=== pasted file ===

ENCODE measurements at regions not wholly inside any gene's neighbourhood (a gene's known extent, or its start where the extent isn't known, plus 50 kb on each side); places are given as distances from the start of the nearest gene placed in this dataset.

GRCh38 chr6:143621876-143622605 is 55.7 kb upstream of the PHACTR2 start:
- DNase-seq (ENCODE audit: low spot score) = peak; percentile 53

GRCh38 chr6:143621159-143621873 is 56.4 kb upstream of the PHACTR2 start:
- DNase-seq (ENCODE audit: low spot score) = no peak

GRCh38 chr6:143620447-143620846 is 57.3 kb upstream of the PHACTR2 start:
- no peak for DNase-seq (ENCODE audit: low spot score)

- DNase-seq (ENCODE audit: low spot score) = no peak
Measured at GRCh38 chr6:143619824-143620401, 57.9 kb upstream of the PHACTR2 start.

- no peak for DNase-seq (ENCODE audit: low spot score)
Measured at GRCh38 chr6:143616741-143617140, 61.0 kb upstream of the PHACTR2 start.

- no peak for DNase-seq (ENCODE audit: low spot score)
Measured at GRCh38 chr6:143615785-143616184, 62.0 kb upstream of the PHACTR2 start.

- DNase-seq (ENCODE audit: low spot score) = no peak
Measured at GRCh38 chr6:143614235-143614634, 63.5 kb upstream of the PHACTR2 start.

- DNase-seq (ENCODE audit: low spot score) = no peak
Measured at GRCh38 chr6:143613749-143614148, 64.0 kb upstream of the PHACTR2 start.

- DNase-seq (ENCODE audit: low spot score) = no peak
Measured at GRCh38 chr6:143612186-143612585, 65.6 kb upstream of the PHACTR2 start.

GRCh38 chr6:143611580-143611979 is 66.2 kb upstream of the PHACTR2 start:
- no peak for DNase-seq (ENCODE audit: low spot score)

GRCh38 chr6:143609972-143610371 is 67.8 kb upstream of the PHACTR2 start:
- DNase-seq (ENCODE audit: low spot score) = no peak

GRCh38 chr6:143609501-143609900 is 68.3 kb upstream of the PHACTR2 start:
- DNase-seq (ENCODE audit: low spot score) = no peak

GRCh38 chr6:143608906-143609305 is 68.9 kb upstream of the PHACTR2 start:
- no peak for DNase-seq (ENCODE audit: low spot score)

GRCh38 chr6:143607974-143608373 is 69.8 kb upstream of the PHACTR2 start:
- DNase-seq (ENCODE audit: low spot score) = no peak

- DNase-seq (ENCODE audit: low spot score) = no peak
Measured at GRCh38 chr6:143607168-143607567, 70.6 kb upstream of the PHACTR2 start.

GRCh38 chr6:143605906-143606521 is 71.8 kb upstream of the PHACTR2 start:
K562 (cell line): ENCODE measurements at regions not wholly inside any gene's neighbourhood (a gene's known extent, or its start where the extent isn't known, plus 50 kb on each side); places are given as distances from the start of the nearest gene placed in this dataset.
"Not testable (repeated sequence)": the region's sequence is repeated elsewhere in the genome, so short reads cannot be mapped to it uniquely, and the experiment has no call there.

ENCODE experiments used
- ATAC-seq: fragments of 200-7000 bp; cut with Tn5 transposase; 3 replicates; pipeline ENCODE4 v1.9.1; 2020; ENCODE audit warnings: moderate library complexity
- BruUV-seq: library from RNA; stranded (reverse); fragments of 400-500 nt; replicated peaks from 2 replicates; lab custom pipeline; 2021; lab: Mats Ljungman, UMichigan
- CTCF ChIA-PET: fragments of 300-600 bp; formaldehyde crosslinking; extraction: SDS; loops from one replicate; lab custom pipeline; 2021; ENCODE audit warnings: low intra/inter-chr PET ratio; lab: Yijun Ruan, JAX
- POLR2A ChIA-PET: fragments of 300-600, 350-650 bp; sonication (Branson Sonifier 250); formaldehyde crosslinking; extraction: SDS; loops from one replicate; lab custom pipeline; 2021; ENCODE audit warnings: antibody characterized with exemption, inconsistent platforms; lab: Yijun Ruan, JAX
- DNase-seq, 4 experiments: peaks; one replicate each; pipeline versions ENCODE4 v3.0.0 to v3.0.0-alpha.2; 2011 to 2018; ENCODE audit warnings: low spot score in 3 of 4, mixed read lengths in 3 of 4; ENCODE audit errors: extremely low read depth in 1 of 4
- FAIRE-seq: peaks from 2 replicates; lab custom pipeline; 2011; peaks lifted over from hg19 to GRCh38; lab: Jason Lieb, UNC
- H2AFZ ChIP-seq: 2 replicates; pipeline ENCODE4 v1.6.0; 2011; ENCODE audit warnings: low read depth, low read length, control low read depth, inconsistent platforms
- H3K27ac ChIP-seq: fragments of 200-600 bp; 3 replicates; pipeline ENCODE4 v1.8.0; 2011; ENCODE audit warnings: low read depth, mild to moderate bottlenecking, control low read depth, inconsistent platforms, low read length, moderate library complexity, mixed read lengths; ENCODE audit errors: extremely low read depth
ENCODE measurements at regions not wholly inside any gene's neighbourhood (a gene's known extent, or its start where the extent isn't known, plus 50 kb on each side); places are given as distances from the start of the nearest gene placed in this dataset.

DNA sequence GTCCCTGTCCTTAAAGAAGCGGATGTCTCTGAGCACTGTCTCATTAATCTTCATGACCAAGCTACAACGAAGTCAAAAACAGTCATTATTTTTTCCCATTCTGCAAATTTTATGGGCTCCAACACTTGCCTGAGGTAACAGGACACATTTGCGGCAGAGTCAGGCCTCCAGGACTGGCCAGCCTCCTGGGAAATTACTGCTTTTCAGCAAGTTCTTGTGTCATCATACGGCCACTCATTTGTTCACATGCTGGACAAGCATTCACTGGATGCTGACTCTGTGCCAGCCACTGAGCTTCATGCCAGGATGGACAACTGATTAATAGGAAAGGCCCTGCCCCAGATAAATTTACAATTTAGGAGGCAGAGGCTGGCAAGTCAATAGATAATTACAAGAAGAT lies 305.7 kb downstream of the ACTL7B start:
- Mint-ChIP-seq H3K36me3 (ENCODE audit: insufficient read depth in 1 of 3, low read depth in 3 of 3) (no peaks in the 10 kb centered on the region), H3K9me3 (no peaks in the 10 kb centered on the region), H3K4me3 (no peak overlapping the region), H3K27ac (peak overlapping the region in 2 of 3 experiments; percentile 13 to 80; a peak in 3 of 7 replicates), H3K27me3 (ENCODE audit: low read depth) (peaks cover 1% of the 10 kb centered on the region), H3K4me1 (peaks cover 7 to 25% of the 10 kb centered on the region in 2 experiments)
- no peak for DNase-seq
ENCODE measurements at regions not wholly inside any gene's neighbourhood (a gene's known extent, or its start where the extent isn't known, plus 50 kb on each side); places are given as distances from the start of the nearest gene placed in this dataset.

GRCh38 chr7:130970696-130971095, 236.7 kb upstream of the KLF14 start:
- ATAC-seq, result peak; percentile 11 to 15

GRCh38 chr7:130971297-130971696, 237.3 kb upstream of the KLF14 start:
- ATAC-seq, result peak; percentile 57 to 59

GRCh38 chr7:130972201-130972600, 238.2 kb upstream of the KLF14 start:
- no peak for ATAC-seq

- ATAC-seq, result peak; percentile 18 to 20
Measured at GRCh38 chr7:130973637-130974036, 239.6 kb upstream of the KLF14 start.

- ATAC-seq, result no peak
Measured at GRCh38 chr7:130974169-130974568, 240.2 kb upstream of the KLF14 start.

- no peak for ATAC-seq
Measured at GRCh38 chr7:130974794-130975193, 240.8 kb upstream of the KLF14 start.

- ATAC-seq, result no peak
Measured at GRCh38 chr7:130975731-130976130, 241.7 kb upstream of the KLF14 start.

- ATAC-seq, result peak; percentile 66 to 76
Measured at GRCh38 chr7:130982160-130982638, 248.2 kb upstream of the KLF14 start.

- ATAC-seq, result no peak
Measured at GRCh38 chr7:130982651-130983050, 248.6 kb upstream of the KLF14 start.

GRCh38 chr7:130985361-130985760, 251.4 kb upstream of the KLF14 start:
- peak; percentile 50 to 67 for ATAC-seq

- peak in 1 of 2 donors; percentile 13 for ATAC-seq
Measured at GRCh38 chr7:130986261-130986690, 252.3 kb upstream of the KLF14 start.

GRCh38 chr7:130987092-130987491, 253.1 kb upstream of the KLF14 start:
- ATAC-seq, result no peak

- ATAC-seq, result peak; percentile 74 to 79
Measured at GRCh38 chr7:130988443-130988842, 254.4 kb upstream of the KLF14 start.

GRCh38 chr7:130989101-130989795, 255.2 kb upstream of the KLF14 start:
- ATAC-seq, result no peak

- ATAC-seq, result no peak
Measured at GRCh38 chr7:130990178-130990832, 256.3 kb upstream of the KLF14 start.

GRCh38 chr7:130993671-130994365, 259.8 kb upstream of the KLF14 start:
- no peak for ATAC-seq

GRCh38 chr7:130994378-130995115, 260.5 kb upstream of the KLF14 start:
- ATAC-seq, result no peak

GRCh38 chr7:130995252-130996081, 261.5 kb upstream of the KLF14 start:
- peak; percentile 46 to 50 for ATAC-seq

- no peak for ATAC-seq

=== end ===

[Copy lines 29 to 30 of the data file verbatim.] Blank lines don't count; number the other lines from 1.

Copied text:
- DNase-seq (ENCODE audit: low spot score) = no peak

- DNase-seq (ENCODE audit: low spot score) = no peak